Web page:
Baseball on Cheers, 25 Years Later

It’s no surprise that Cheers had a lot of baseball references, seeing as Sam Malone, the owner, was a former ballplayer. (via Fred Hsu)

On May 20, 1993, Cheers ended its 11-season run. The series still holds the record for the most Emmy nominations for a comedy series with 117. It won a total of 28 awards. It received nominations for Outstanding Comedy Series in each of its 11 seasons; it won the award four times. It launched the careers of Ted Danson, Woody Harrelson and Kelsey Grammer, among others. The series influenced countless shows that came after it, as Parks and Recreation, Brooklyn Nine-Nine and The Good Place creator Michael Schur attests. The final episode of Cheers, entitled “One for the Road,” was the second-most watched series finale ever (behind only the M*A*S*H finale), making it one of the most-viewed non-Super Bowl events in television history. There is little doubt it is one of the most successful and influential sitcoms of all time.

The May 24, 1993 edition of Sports Illustrated featured the Steve Rushin piece “Everybody Knows His Name,” a reference to the Cheers theme song. It’s an extensive, entertaining profile of the protagonist of Cheers, Sam “Mayday” Malone, portrayed by the incomparable Danson.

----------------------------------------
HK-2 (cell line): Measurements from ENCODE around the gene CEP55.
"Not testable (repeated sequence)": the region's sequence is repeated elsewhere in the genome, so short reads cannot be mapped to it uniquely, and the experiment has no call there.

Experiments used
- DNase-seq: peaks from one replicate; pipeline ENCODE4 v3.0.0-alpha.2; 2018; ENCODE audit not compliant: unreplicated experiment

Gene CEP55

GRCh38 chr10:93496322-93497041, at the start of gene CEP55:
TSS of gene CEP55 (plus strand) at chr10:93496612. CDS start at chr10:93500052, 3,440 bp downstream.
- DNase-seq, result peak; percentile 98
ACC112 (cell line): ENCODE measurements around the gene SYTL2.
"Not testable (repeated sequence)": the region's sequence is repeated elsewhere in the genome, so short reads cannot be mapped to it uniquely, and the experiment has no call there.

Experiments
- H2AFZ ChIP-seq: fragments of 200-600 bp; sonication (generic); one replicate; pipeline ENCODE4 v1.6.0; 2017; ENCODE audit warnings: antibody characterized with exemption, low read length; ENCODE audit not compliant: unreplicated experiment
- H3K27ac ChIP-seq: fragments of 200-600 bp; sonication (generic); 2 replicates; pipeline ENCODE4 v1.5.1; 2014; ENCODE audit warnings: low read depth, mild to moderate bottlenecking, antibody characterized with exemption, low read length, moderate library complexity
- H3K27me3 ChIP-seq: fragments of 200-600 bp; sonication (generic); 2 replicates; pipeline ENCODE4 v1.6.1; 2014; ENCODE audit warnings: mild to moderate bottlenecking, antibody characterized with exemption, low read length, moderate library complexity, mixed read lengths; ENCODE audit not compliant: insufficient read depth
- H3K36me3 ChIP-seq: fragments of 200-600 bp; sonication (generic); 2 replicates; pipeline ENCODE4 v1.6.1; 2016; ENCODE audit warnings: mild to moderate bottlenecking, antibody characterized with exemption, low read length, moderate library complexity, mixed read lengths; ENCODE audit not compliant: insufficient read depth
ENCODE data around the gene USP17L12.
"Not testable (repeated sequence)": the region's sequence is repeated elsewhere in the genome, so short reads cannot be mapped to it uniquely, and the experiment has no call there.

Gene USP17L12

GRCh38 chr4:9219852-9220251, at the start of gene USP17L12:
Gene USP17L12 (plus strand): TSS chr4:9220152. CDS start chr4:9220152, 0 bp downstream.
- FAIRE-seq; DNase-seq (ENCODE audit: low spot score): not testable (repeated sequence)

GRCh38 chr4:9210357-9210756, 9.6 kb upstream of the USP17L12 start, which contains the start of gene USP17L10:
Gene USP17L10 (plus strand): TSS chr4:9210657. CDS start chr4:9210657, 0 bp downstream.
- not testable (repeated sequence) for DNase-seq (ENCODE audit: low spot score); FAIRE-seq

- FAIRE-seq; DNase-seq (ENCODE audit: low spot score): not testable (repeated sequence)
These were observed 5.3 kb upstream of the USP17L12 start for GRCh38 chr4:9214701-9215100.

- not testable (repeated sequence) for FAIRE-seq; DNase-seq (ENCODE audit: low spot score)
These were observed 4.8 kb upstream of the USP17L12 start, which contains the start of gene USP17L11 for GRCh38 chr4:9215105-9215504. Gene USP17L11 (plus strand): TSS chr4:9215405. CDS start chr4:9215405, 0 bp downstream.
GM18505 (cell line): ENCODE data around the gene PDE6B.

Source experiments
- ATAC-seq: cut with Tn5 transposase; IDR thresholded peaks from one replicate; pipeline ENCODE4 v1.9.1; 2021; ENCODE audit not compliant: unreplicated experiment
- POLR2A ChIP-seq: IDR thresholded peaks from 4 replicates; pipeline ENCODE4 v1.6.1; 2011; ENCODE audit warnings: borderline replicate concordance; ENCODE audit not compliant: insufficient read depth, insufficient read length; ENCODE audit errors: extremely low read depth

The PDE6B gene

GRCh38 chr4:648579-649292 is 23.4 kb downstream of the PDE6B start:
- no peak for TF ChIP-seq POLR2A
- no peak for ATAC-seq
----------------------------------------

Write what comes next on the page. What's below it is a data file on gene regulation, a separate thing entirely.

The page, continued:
Sam Malone is one of the great leads in sitcom history, an essential connector between members of a beloved ensemble. He’s by no means a perfectly drawn character; he is, in some ways, a product of his times — his womanizing, played for laughs, often comes across as rather dated to the modern viewer.

Yet despite his more ribald traits, Sam manages to be a nuanced, sympathetic figure. Some of this is the series’ writing, though perhaps even more of it is Danson’s performance. He manages to imbue Sam with a depth and humanity a lesser actor could not, revealing the troubled soul that lurks beneath the barkeep’s meatheaded, playboy exterior.

More relevant for our purposes, though, is Malone’s life before the events of the series. He is a retired Red Sox reliever, one whose career was shortened by struggles with alcoholism. In an ironic twist, when he retired and sobered up, he became the owner of the eponymous Cheers. In the aforementioned Sports Illustrated article, Rushin managed to create an extremely thorough picture of Sam’s time in baseball. Since it is the 25th anniversary of both the end of Cheers and the Sports Illustrated profile, now seems a fitting time to revisit both.

There’s a lot we know about Sam’s major league career from Cheers. Sam, his employees, and his patrons regularly trade stories about some of his more memorable moments on the mound. Rushin seamlessly incorporates stories about Sam’s career into the profile, as if they were real anecdotes about a real person: